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Lessons in failure

Source : BUSINESS_STANDARD
Last Updated: Thu, Nov 01, 2012 19:50 hrs

At one level, the ongoing tussle between the Delhi Metro Rail Corporation (DMRC) and the Anil Ambani-controlled Delhi Airport Metro Express Pvt Ltd (DAMEPL) may confirm the misgivings of those who think public-private partnerships (PPPs) are a risky way of bridging the infrastructure gap. At another level, it could hold valuable lessons for government agencies in how not to implement PPP projects. The airport metro link collaboration was something of a showcase. The line was to offer commuters seamless connectivity between the metro network and Delhi airport — ironically, another iconic PPP project that appears to suffer perennial controversies. Less than two years into operation, the line has been closed for safety reasons after cracks were detected in the supporting structure. After some scathing public argument over who was responsible, DMRC finally got down to the repair work. But even before this is complete, DAMEPL has asked for the project to be financially restructured, saying it is unviable at current traffic estimates. Its government-owned partner has correctly rejected this request, and the matter has now gone into arbitration. Any solution should take into account the fact that few airport users want a high-speed link to Connaught Place; perhaps integrating the line with the regular metro service would make more sense.

More generally, attempts at mid-course correction by private partners have become endemic to PPP projects: whether it is airport operators demanding significant increases in passenger fees to cover unexpected losses, Reliance Industries requesting higher capital expenditure for gas production from the Krishna-Godavari basin or the court case over the Delhi-Gurgaon toll plaza. As for telecom, it runs into regular controversies. Activists like Arvind Kejriwal may see in these problems signs of corporate venality and the crony capitalism inherent in the Indian political economy. This is one way of looking at the issue. But remember, the suffering of common citizenry is much more when these projects stall. The countrywide power outages partly resulting from disputes over RIL’s Krishna-Godavari project is one example of the problems of inflexible contracts linked to an administered pricing regime. The huge traffic jams at the Delhi-Gurgaon toll plaza as a result of an egregious underestimate of traffic are another. The DMRC-DAMEPL imbroglio is another reflection of the weaknesses of unrealistic contracts. DAMEPL wants a financial restructuring because its bid was based on a revenue model predicated on aggressive ridership estimates of 40,000 commuters a day. At its height, ridership was half that; just before the line closed, it had fallen below 17,000.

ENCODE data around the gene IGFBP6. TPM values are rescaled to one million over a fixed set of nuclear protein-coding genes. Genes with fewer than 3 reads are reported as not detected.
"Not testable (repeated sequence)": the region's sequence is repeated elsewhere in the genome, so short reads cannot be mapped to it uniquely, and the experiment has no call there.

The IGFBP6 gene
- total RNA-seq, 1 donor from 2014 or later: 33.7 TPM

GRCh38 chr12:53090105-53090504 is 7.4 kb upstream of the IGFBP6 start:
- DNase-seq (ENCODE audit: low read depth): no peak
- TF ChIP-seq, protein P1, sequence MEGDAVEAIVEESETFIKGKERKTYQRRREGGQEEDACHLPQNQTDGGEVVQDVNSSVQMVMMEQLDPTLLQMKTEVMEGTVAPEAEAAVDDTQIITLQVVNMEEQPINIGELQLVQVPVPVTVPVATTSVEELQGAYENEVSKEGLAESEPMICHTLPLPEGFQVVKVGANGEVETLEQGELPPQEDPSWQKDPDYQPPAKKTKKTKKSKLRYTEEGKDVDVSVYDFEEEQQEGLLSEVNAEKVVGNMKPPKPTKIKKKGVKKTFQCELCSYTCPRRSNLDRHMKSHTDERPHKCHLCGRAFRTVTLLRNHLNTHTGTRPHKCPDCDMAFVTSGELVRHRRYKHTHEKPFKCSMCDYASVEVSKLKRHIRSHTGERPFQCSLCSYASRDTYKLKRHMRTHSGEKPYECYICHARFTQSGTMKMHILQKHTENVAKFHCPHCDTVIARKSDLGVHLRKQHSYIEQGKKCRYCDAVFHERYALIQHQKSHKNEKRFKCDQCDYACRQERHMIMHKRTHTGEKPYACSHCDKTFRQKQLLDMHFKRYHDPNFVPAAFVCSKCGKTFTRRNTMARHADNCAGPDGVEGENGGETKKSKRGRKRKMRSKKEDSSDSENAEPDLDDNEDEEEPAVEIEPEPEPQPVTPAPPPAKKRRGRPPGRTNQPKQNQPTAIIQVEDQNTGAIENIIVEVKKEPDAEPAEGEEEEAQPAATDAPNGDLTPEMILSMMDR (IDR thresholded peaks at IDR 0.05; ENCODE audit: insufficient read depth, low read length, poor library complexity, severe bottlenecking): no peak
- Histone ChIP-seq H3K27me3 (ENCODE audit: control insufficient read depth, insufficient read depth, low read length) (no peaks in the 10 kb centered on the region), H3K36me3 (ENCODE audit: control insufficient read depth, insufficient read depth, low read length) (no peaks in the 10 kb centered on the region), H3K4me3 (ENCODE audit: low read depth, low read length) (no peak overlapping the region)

Now, as any business leader will attest, all projects suffer problems of over- and under-estimation of costs, revenues and markets. In the chaotic Indian business climate, these risks multiply. Allow for the scale of infrastructure projects and these serial crises are easy to explain. The fact, however, is that, however flawed, India is too critically short of infrastructure – the estimates rise exponentially each year – and the government too cash-strapped to jettison the PPP model. The bigger point is whether the government and bureaucracy will choose to learn from these early mistakes or focus on revenue maximisation for both itself and its private partner at the cost of the citizen. As for the Delhi Airport Metro Express, it makes eminent sense for the government to step in to facilitate its integration with the successfully running Delhi Metro network, so that the existing infrastructure can be put to better use.




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